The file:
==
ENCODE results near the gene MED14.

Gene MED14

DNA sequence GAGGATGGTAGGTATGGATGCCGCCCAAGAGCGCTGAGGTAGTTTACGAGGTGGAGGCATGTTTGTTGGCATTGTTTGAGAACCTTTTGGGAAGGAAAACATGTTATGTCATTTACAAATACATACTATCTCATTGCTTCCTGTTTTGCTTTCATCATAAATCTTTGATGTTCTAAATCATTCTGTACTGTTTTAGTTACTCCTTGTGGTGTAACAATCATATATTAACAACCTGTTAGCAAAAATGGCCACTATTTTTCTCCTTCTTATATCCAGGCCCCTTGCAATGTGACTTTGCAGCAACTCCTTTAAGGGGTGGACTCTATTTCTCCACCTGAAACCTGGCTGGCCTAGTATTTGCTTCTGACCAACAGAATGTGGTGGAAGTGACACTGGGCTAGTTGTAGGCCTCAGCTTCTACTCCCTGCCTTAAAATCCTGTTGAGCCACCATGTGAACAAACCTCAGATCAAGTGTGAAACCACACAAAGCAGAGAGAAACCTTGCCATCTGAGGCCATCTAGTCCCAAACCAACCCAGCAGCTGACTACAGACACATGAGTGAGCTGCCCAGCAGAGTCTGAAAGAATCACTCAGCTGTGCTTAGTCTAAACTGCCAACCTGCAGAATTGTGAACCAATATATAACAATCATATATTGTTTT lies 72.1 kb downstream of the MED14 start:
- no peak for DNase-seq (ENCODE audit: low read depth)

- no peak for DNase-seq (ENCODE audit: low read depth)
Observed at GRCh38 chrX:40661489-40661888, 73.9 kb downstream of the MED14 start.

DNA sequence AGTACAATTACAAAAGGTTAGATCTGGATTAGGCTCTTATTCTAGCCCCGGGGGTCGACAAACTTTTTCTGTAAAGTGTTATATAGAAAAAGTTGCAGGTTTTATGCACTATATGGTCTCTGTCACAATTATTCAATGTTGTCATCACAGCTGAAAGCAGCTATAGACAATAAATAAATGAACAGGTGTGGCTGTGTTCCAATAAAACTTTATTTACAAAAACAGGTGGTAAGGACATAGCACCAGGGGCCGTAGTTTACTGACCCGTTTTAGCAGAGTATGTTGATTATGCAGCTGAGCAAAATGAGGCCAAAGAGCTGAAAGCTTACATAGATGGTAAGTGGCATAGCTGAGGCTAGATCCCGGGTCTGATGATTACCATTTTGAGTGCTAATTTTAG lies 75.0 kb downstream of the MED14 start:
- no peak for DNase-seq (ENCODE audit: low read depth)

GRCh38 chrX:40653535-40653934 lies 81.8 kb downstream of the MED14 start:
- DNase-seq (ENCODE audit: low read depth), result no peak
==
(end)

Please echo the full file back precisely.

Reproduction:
ENCODE results near the gene MED14.

Gene MED14

DNA sequence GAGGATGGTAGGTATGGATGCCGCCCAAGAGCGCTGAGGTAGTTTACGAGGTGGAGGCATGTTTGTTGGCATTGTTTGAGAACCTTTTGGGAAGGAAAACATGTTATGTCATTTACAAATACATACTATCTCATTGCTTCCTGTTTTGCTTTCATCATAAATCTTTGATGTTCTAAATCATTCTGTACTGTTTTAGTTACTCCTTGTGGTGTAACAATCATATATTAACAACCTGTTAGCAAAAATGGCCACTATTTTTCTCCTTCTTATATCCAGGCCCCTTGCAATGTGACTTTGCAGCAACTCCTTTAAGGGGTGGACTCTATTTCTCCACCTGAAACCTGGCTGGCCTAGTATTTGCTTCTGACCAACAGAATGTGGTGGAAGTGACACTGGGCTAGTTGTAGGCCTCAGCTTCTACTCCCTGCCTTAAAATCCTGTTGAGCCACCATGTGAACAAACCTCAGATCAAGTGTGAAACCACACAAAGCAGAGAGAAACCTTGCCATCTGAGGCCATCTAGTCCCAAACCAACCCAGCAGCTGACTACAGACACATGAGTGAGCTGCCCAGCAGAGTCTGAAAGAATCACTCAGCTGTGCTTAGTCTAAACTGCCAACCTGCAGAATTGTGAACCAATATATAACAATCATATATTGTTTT lies 72.1 kb downstream of the MED14 start:
- no peak for DNase-seq (ENCODE audit: low read depth)

- no peak for DNase-seq (ENCODE audit: low read depth)
Observed at GRCh38 chrX:40661489-40661888, 73.9 kb downstream of the MED14 start.

DNA sequence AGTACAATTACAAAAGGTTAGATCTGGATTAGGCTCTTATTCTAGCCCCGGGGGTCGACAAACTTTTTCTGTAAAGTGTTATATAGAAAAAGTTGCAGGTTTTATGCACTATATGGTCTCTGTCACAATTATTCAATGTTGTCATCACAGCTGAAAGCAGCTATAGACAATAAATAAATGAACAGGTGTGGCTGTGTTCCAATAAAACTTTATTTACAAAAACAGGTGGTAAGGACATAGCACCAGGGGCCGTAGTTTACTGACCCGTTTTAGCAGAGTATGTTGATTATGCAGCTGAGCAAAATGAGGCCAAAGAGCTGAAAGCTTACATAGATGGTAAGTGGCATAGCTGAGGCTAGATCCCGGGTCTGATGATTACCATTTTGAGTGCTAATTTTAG lies 75.0 kb downstream of the MED14 start:
- no peak for DNase-seq (ENCODE audit: low read depth)

GRCh38 chrX:40653535-40653934 lies 81.8 kb downstream of the MED14 start:
- DNase-seq (ENCODE audit: low read depth), result no peak